Clutter felt…normal. But now, there’s no Blockbuster, and entertainment is streamlined by Netflix and Hulu, a world of cinema accessible through iPads and Blu-ray players…we’re not supposed to own physical objects…But still, many of us are burdened by those tons of plastic discs and cases.

But for someone my age, it’s the photographs that are the worst.  

There are old photo albums in my home office that…well, quick question: Who still buys physical photo albums? The crunchy plastic pages…the awkward triangular shape that disrupted the perfect line of books on your shelf? Much is made about how quickly kids grow up in the Facebook Era, but here’s where kids have it good: They don’t have to open their scanners and, over and over again, transfer printed photograph to digital file…15-year-old photos that were once prized possessions, but whose quality is worse than the accidental pictures you take on your iPhone.

Let me be clear: I’m not a hoarder. I want to live digital and uncluttered. But just when I make progress with conversions, some other physical object is made irrelevant by a new app or web site. My generation is expected to negotiate the spaces between print and digital, to convert to digital what had been physical for a lifetime, but we don’t get the “pass” that is handed out to someone 10 years older…we’re not the old Mom joining Facebook and accidentally tagging her son in a picture of her dog…if it wasn’t for us, there would be no Facebook.

This year, to unclutter my office, I finally scanned the stacks of photos I’d shoe-boxed for years. And for one full day this December, I plugged my camcorder into my computer and transferred two years’ worth of videos. My son running around in his Where the Wild Things Are Halloween costume, or riding It’s a Small World at Disney and (justifiably) crying in terror. My dog belly-flopping into the pool. I rotated videos. Created folders. Renamed files. Yes, it was tiresome, but not nearly so terrible as in the days of videocassettes. The current generation will never know the awfulness of searching boxes of VHS home movies to find “Easter ‘89” for their nostalgic mothers.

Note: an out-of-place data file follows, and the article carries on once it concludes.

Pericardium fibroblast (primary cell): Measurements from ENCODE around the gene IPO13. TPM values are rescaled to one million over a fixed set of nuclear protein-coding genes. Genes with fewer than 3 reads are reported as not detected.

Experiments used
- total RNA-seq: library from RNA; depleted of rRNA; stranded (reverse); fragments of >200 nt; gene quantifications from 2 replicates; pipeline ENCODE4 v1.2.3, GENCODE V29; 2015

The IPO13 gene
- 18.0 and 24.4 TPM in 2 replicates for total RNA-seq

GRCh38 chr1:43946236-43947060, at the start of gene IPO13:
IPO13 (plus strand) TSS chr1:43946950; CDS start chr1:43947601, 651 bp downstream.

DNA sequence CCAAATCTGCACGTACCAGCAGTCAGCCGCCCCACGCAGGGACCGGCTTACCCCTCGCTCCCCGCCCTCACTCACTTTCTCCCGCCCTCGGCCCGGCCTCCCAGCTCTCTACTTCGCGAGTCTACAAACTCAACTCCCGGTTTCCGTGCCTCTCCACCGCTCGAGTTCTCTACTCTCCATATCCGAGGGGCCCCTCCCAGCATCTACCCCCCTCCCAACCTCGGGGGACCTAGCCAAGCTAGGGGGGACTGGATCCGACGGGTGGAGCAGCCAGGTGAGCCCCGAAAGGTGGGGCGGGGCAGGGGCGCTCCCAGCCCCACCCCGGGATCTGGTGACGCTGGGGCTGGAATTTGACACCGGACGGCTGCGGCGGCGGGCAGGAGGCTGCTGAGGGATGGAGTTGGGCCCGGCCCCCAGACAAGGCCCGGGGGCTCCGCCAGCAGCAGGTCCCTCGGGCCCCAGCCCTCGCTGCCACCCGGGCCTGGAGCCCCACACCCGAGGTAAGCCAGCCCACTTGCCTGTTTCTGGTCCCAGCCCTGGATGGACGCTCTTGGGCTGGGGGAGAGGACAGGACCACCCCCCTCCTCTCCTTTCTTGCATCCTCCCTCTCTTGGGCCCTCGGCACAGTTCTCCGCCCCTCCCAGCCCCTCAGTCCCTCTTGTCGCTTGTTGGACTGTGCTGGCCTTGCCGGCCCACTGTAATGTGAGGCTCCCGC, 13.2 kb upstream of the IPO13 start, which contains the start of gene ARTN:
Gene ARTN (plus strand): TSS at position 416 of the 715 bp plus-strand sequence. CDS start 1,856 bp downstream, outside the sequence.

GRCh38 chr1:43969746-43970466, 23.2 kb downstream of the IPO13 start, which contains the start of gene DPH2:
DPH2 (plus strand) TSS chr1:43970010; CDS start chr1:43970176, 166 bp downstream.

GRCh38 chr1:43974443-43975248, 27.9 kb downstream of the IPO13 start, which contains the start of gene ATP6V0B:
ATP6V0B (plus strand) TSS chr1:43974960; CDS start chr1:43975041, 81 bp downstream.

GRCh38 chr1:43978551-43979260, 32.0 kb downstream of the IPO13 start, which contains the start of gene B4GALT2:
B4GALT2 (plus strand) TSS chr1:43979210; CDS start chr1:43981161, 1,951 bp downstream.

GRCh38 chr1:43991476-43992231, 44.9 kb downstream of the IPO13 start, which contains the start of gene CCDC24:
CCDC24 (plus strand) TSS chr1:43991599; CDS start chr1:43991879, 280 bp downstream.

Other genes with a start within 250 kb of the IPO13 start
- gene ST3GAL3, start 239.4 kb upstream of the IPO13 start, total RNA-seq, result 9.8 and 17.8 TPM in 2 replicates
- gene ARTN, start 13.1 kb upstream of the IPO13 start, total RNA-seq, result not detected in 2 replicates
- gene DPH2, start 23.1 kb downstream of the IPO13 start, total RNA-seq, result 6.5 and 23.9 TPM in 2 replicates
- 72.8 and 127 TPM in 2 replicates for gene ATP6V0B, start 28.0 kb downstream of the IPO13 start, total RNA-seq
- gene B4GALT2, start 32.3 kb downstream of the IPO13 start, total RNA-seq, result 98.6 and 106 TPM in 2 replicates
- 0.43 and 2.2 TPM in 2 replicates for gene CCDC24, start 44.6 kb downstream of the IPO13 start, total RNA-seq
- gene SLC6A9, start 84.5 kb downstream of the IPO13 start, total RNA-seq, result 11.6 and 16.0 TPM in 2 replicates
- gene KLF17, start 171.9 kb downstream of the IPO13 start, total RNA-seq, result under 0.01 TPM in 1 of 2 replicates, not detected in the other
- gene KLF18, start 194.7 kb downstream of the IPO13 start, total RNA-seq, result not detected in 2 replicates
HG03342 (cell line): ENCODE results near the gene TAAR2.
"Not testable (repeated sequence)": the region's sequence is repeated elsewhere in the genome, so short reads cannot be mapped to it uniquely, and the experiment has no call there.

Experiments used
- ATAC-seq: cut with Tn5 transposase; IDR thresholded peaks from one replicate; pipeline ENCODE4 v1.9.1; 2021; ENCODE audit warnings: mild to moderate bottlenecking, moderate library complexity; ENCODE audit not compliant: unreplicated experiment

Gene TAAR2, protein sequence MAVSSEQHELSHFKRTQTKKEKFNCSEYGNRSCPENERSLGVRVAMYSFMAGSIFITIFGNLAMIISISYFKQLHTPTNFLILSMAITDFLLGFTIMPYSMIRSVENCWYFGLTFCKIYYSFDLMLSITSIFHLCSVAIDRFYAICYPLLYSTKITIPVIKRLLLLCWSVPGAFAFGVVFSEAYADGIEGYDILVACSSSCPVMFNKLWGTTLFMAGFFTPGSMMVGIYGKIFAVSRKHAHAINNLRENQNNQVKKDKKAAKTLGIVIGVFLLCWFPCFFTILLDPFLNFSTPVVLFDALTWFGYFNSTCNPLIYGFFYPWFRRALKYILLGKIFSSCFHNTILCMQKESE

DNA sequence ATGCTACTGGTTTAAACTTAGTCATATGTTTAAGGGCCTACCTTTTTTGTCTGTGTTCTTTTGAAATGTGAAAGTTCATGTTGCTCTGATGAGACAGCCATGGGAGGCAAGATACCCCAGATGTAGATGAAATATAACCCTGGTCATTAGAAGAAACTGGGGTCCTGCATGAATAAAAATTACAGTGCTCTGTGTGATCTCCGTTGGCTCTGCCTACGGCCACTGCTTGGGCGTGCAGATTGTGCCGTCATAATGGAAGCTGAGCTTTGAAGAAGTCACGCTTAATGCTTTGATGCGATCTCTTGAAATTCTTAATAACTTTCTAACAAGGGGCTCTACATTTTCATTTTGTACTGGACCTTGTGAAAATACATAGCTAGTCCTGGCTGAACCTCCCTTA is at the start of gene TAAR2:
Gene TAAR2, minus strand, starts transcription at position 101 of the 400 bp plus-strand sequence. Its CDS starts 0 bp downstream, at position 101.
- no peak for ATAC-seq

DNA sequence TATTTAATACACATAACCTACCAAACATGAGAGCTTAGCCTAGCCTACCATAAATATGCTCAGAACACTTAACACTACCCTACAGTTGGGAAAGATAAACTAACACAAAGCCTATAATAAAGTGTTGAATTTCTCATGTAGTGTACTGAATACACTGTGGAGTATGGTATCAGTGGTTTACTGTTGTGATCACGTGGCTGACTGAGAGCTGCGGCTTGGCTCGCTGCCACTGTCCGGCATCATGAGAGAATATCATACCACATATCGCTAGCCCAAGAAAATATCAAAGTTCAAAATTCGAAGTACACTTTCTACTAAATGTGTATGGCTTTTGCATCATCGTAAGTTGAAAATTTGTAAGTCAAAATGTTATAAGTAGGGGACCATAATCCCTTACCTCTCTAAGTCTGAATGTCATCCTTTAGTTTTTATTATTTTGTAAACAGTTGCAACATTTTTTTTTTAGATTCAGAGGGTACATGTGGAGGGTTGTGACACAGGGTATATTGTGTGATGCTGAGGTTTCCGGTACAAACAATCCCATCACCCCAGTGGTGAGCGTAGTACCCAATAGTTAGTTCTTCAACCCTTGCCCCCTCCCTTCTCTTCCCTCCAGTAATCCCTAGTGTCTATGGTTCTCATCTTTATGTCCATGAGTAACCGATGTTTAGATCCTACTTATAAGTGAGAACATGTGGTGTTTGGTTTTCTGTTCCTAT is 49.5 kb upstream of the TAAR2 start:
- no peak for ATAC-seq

Still, despite how amazing it sounds to live in the cloud, the digital uncluttering has become not liberating but exhausting. When the photos are scanned and the CDs are ripped, will I then spend full weekends “uncluttering my desktop,” endlessly organizing folders on my devices, trying to make the digital information ever more accessible, editing “Easter ‘89” to perfection, searching for the most recent digital task-list that I commended myself for having typed on my phone…but which has long since disappeared into the haze of clutter obscuring the screens of my devices?

Perhaps. Or maybe I have nothing to fear. If I just procrastinate long enough, maybe photo albums and VHS tapes will come back into style.

Nathan Holic teaches in University of Central Florida’s Department of Writing & Rhetoric. He can be reached at